Some provinces are falling behind on student support, says ADHD Awareness Canada

A new report comparing special education systems across the country, found that three provinces failed the grade in providing equitable access to education for students with ADHD. Mark Neufeld reports.

By Mark Neufeld

Three provincial education systems are failing students with ADHD according to a new national report done by the Centre for ADHD Awareness Canada (CADDAC).

The 2021 “ADHD in the school system report card”, an update to the 2010 report continues to evaluate each province and territorial school system, comparing how each region provides access to education for students with ADHD

“So, some provinces recognize students with ADHD as having a significant disability around their learning and others do not. They have systemic roadblocks in place, and then we graded each province,” explained Heidi Bernhardt, the director of education and advocacy with CADDAC.

Bernhardt says the four provinces who received a grade of “good” were Alberta, Manitoba, Saskatchewan, and Nunavut. A grade of “satisfactory” was given to New Brunswick, Newfoundland and Labrador, North West Territories, P.E.I. and Nova Scotia, while “unsatisfactory or failing” grades were given to B.C., Ontario and Quebec.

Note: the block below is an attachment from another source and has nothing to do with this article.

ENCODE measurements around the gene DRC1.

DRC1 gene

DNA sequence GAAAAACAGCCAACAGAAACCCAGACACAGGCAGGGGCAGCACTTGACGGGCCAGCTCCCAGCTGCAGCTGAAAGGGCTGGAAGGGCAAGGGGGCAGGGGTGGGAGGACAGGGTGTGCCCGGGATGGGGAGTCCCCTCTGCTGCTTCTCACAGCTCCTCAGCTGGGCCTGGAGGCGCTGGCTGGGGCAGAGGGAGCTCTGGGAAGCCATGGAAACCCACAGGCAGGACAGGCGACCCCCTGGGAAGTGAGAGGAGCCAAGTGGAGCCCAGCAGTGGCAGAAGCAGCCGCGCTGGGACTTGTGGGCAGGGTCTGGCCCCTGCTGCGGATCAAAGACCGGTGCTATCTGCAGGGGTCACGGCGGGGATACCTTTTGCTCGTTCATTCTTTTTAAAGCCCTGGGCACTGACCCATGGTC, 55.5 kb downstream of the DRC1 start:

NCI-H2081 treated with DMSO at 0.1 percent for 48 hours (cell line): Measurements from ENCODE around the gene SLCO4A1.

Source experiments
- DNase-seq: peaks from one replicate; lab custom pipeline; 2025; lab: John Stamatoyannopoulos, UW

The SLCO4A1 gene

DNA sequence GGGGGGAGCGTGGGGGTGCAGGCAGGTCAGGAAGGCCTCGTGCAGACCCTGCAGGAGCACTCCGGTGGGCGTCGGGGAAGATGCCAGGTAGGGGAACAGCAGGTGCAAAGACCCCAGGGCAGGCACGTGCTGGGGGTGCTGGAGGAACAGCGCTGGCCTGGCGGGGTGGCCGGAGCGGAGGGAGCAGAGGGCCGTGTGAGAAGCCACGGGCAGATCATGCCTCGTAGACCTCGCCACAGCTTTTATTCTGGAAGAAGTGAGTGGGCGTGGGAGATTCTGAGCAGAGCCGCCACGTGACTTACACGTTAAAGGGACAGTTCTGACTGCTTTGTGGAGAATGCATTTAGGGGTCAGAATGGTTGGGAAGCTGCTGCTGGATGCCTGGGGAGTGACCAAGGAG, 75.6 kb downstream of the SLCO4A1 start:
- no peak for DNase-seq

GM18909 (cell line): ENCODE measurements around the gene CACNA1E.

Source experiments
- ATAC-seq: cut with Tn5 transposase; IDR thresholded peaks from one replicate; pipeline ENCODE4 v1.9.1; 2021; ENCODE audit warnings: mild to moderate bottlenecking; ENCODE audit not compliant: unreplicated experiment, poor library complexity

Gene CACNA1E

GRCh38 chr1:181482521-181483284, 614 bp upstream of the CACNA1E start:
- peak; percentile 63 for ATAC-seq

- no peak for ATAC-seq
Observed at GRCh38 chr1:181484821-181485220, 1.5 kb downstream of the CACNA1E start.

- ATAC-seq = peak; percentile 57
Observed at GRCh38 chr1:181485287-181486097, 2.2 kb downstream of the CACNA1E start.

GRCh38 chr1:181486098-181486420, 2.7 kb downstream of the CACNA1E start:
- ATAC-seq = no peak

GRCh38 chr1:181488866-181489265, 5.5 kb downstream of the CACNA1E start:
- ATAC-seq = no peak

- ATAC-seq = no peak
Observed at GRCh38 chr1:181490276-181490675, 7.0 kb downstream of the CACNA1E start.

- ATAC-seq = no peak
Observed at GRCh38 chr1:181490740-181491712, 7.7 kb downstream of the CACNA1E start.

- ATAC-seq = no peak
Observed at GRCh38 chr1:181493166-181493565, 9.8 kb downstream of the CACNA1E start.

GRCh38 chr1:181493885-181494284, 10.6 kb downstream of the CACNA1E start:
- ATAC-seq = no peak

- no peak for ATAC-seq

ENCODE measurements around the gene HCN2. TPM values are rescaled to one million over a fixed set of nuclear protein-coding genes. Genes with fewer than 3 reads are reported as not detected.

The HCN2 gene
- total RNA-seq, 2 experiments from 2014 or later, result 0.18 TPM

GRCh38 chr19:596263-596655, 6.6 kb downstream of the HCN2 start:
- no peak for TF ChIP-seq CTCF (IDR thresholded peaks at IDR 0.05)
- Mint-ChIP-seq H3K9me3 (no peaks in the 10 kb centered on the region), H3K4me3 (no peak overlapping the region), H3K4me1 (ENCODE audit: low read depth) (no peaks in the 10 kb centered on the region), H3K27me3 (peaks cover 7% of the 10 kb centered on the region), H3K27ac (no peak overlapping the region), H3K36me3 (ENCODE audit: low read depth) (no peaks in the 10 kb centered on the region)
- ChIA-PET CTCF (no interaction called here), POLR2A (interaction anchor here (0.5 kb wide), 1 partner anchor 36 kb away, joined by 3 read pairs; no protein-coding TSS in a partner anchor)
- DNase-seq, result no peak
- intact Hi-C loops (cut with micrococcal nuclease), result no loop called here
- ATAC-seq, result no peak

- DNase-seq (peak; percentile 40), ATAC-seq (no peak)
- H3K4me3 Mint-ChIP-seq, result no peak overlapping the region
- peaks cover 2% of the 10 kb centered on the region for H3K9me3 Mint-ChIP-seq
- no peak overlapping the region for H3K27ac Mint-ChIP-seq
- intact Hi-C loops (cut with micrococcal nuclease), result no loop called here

“Ontario is the province we worry about the most,” added Bernhardt.

Bernhardt says no province received a grade of “excellent” because no province was able to confirm their educators were trained in ADHD recognition or the development of specialized learning plans.

“It shouldn’t be on the teachers only, to identify these concerns and that is one of the reasons why our schools need better funding,” added Jillian Enright, the founder of Neurodiversity Manitoba.

Enright says she would like to see teachers working alongside experts who have skills and training in neurodiverse recognition that can help identify children living with ADHD or other learning disabilities in the classroom. Enright says she and her son are both neurodivergent adding when teachers don’t know how to spot neurodivergence in children they can end up labelling kids with bad behaviour, instead of being neurologically different.

“They view these behaviours as intentional, willful, disobedient, defiant, and then address them as such. So, the children get consequences or punishment and that just further alienates and stresses the child,” said Enright.

“Yeah, I think there is a lot of merits looking at the situation across the country,” said Karen Velthuys, executive director for the Learning Disabilities Association of Manitoba.

Velthuys adds Canada has a need for early assessment in children with ADHD and if the country can do a better job identifying kids with learning disabilities and provide them access to educational support earlier in life, Canadian society as a whole will benefit.

“It’s that untapped potential that we really are missing out on, and I take this to the government, many times, and, you know, I think its just learning disabilities and ADHD have been under the radar for a very long time and I’m so happy this report is helping shine a light on this.”

The Centre for ADHD Awareness Canada hopes this report will stimulate Ministries of Education across Canada to review their policies and practices that impact students with ADHD. And making the necessary changes to see all students meet their academic potential. You can find the full report on CADDAC’s website.

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